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Friday, October 10, 2008

Birdseed by no means immune to economic uncertainty

Yikes! I bought two 40-pound bags of sunflower seeds last week, and each was $30 — on sale — $10 more than last year's price. My reaction to the cost was similar to how I feel when I go food shopping. Talk about sticker shock.

I don't know how that's going to affect you, but for those like me, who use at least 200 pounds a year at several feeders, it's going to lead to menu alterations.

The skyrocketing cost is not limited to the much-desired sunflower seeds; even the lowly wild-bird mix prices are rising.

Customers at Wild Birds Unlimited in Olympia are noticing the difference, and their questions have prompted the business to create a handout offering reasons for the cost increases (a 20-pound bag of black-oil sunflower at WBU is $18.99), according to sales associate Kathy Boston.

The increase is the result of several variables, including:

• Birdseed such as sunflower, safflower and millet are sold on the commodity markets just like corn and soybeans and are just as vulnerable to real and perceived factors that drive that market.

• Prices often fluctuate depending on good or bad harvests. There has been major crop damage in various regions around the world.

• Higher fuel prices have driven up the cost of shipping.

• The anti-trans-fat trend means that more foods are cooked in sunflower oil (example: Frito Lay potato chips) because the seeds are rich in polyunsaturated fatty acids.

• Because of the demand for biofuels, more acres of corn and other grains are being planted, squeezing out thousands of acres previously used for sunflowers.

All of this while birdwatchers' demand for birdseed is increasing.

Those hardest hit by these large increases will be older people on fixed incomes, people whose lives are enhanced by the world of birds at nearby feeders.

If you're looking for alternatives to seed feed, forget bread crumbs. It's not nutritional and will not supply the high-energy calories the birds need to stay warm.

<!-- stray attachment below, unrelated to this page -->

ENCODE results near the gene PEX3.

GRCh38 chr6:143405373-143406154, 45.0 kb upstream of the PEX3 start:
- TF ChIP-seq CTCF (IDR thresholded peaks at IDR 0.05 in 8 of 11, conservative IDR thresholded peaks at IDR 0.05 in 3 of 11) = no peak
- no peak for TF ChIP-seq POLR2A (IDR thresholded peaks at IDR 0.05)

Suet (high-energy animal fat) may be a cheaper alternative, depending on what happens to the suet prices.

Cheaper seeds usually mean mixtures, and much of that goes on the ground. Changing seed types also may mean a shift in species; sunflower seeds draw the greatest variety of birds to your feeder, in part because of its oil content, in part because the thin shells are easy to crack.

And there's no help from the Internet on this issue. I found a 50-pound bag for $23.67 but the shipping cost was $33.45.

So for birders, this is the season of our indecision on avian menus. A diet may be in the offing. It won't hurt the birds, but it might lessen our joy.

On the bookshelf

For the kids, consider Jim Arnosky's "Wild Tracks" ($15, Sterling, ages 4-8), a guide to nature's footprints with fold-out life-size prints of many animals. It's an excellent way for children to compare their feet or hands with the prints, and animal prints in relationship to other animals. The written information is in short blocks.

Susan Mitchell's "Kersplatypus" ($17, Sylvan Dell, ages 4-8) is an excellent introduction to Australia's platypus. One young one is lost; the other creatures try to help it find its niche — land, tree, water, sea — and in the process teach readers about animals' adaptations. The book comes with helpful information, pictures and activities in the back.

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